The Trademark application process involves the submission of an application which is then reviewed by a government attorney (called an "examiner") in the U.S. Patent and Trademark Office. The examiner verifies that the applied for Trademark is appropriate. There are two main reasons an application will be rejected.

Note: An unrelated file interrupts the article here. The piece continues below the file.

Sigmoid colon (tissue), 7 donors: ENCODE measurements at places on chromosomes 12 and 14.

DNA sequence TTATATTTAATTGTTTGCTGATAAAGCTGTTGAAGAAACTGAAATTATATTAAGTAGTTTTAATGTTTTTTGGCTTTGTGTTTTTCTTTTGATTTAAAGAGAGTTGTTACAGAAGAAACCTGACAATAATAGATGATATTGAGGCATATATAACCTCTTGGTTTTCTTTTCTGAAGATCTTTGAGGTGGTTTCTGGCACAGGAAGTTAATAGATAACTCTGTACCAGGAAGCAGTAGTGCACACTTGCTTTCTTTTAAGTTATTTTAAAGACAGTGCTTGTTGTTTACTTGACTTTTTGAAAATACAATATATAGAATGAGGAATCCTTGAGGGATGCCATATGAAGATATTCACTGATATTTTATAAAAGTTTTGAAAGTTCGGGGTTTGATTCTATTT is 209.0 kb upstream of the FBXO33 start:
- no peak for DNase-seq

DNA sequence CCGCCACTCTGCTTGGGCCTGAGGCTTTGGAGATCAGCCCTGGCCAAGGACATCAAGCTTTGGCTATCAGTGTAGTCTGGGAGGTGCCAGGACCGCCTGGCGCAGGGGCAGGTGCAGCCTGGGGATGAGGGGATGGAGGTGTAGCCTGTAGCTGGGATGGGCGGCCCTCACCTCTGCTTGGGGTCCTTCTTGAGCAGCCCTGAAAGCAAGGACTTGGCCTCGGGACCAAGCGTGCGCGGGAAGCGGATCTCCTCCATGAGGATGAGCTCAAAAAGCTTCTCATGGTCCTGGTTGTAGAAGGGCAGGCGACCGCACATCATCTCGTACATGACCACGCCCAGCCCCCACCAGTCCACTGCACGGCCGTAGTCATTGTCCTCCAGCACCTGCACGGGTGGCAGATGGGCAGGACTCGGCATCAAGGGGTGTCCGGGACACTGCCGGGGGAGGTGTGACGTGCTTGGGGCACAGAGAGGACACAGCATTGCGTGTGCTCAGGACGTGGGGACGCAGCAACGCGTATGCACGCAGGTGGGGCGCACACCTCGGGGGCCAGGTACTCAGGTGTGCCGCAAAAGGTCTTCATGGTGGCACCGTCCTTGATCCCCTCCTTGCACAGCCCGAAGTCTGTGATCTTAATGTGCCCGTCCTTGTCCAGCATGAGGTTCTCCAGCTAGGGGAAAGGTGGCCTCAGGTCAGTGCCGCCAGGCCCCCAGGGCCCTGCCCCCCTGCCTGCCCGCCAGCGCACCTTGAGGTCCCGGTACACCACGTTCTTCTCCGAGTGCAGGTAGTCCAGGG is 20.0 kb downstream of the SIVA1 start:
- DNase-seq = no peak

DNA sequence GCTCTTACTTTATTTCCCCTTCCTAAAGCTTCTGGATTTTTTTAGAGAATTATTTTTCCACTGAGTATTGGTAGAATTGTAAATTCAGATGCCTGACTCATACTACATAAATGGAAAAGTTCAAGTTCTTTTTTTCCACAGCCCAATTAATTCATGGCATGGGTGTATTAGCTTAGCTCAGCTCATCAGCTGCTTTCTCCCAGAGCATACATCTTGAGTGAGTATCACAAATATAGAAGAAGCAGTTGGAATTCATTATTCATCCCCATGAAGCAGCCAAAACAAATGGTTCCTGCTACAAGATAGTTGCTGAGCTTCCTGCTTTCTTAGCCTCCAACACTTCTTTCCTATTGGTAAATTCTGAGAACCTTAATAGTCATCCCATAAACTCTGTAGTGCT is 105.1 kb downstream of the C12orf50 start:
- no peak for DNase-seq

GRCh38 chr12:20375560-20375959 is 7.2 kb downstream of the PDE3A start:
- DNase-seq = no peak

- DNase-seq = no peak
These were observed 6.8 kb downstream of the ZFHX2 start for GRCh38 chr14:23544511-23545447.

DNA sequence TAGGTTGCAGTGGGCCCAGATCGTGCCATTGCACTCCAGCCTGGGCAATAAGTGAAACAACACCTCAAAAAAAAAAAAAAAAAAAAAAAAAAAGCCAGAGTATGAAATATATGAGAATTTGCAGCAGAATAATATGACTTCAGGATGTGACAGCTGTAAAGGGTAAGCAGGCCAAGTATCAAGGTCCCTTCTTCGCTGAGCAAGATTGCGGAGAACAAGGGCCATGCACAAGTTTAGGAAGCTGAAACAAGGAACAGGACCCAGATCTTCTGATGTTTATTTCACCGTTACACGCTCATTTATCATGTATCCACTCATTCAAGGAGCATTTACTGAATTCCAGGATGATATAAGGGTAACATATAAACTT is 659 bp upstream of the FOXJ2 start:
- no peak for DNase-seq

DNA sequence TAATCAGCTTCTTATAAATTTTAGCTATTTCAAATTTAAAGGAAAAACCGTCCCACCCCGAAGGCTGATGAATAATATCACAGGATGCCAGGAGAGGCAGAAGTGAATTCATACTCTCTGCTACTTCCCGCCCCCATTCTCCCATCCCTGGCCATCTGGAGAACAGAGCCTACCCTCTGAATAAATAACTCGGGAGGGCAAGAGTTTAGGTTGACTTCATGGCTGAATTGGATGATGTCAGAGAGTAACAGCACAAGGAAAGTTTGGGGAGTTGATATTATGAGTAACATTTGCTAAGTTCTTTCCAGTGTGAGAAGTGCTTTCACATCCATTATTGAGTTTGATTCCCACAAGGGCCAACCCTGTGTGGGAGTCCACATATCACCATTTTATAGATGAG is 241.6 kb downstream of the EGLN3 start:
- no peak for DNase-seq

The first, whether the name or the words or terms involved are merely descriptive. For example, one could not trademark the term "Dominos" to describe dominos. However, the term "Dominos" could be used as a trademark for, say, a pizza company. Trademark examiners will go a long way to find a mark descriptive. For example, I was registering a mark for a friend who does shark dives in the Bahamas. The mark was "Green Marine." Our examiner decided it was a descriptive mark and wanted to reject it. The reason? Well according to the examiner, one of the meanings of "Green" is "having to do with to ecology" and "Marine" means "water." And since these shark dives studied the ecosystem surrounding the sharks, the proposed mark as, in his opinion, descriptive! We could have fought about it and eventually won a listing on the primary registry. But it was easier to just accept registration on the Secondary register which protects your use, but does not allow for enforcement against third parties, for now and seek a listing on the Primary registry which allows for more aggressive enforcement actions, in a few years after there had been no completing uses.